Elaine Ryan is the vice president of state advocacy and strategy integration (SASI) for AARP. She leads a team of dedicated legislative staff members who work with AARP state offices to advance advocacy with governors and state legislators, helping people 50-plus attain and maintain their health and financial security.

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Family Caregivers Need Support From Hospital to Home

Family Caregivers Need Support From Hospital to Home

Having a loved one in the hospital can be a stressful and emotional experience — especially if you don’t have the support you need. Each day, 40 million family caregivers help older parents, spouses, children with disabilities and other loved ones live independently at home. They help with bathing and dressing, manage finances, stand by their loved one’s side when they go into the hospital, care for them when they return home, and so much more.

Some family caregivers, like Jerry, who cared for his wife, Faith, receive the support they need to smooth out the transition from hospital to home.

“Prior to discharge the charge nurse told me I would need to watch and listen, because I would be the caregiver at home. My wife had shoulder replacement, so I needed to know how to assist in removing and attaching the shoulder brace. She reviewed all medications with me as far as to when my wife needed to take them etc. She changed my wife’s dressing and told me to do it the same way and told me I needed to go to a pharmacy and purchase 4″ x 4″ gauze and 2 in. wide paper tape. She made sure I understood it was paper tape so the tape didn’t irritate the skin etc.”

Unfortunately, this isn’t the experience of all family caregivers.

Mary didn’t receive instructions on her mother, Eartha’s, medications after a hospital stay. After a medication that was supposed to be short term was given to Eartha long term, she suffered irreversible kidney damage. Mary was then given the choice to put her 82-year-old mother on dialysis or take her home on hospice.

When Cheryl’s husband Alphus was discharged, the family was given no instruction on the medical tasks they needed to perform, including managing multiple medications and cleaning his PICC line. Cheryl learned by trial and error — and unfortunately one of these errors led to Alphus being hospitalized, again.

The consequences can be grave when family caregivers don’t have the support they need as their loved ones go into the hospital and as they transition home.

That’s why AARP developed a model bill called the CARE Act, short for Caregiver Advise, Record, Enable Act. This commonsense, no-cost solution is now law in 32 states, D.C., Puerto Rico and the U.S. Virgin Islands. The CARE Act calls upon hospitals to:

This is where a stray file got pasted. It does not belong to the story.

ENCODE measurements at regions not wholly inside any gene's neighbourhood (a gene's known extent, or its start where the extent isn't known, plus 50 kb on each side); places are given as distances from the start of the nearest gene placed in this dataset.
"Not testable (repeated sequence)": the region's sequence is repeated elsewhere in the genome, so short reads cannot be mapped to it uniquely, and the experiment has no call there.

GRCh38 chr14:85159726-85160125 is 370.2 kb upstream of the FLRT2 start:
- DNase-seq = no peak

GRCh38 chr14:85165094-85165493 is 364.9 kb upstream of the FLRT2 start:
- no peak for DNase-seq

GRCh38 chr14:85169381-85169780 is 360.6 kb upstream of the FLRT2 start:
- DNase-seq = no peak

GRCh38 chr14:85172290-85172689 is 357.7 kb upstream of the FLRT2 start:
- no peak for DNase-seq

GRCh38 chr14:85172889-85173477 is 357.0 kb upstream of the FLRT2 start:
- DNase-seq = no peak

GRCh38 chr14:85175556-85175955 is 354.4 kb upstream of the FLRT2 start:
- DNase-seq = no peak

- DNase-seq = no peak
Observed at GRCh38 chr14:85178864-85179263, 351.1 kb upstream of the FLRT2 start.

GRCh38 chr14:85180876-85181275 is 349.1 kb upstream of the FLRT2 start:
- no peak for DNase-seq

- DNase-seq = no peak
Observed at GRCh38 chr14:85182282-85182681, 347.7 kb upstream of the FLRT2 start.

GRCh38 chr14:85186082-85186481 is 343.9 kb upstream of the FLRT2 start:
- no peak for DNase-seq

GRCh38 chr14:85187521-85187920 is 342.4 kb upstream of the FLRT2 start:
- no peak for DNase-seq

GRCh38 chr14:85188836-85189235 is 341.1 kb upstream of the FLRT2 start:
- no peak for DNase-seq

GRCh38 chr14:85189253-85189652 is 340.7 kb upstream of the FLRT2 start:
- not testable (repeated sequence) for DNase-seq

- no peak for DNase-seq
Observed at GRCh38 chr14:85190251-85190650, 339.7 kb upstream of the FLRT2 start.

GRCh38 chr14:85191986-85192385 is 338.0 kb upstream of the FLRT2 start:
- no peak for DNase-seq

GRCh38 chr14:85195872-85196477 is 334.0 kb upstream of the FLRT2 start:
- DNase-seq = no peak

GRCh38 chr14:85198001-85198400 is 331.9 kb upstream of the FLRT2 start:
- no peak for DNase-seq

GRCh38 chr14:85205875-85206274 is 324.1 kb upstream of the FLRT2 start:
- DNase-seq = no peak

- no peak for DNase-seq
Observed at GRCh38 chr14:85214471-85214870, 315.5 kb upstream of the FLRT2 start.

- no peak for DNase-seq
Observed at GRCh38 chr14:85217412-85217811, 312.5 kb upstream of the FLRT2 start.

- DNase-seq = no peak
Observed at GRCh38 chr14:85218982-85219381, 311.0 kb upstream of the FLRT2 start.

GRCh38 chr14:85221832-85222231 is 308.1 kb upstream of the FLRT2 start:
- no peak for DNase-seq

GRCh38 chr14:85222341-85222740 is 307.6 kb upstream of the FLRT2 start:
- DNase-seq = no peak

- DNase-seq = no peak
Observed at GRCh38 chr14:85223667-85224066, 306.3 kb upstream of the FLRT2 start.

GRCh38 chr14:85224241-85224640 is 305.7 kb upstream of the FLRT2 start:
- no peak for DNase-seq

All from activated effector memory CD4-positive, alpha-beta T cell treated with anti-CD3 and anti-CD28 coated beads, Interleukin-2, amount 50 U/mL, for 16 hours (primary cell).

1. Record the name of the family caregiver when a loved one enters the hospital.
  2. Notify the family caregiver prior to the loved one’s discharge.
  3. Provide the family caregiver simple instruction of the medical tasks they will be performing when their loved one returns home — like managing medication.


State update
As the 2017 state legislative sessions progress, states continue work to pass the CARE Act:

  • In Kansas, Kentucky, Montana and North Dakota, the CARE Act has passed one chamber of the state legislature and is being considered by the second chamber.
  • In Iowa and Missouri, the bill has been introduced in the state legislature.
  • In Tennessee, regulations are in progress that would put the CARE Act into effect.

In the states that have already passed the CARE Act, we’re educating family caregivers about this new law and how it can help them when a loved one goes into the hospital. We’re also continuing our advocacy by making sure caregivers know whom to contact if their loved one doesn’t receive the benefits of the CARE Act, and we are making sure that state agencies are notifying hospitals about the law and are effectively implementing it. In addition, we’re studying how leading hospitals are putting the CARE Act into action and sharing these promising practices with others hospitals.

Stay tuned throughout the year for more updates on how the CARE Act is helping family caregivers nationwide.

Check out where your state stands

Elaine Ryan is the vice president of state advocacy and strategy integration (SASI) for AARP. She leads a team of dedicated legislative staff members who work with AARP state offices to advance advocacy with governors and state legislators, helping people 50-plus attain and maintain their health and financial security.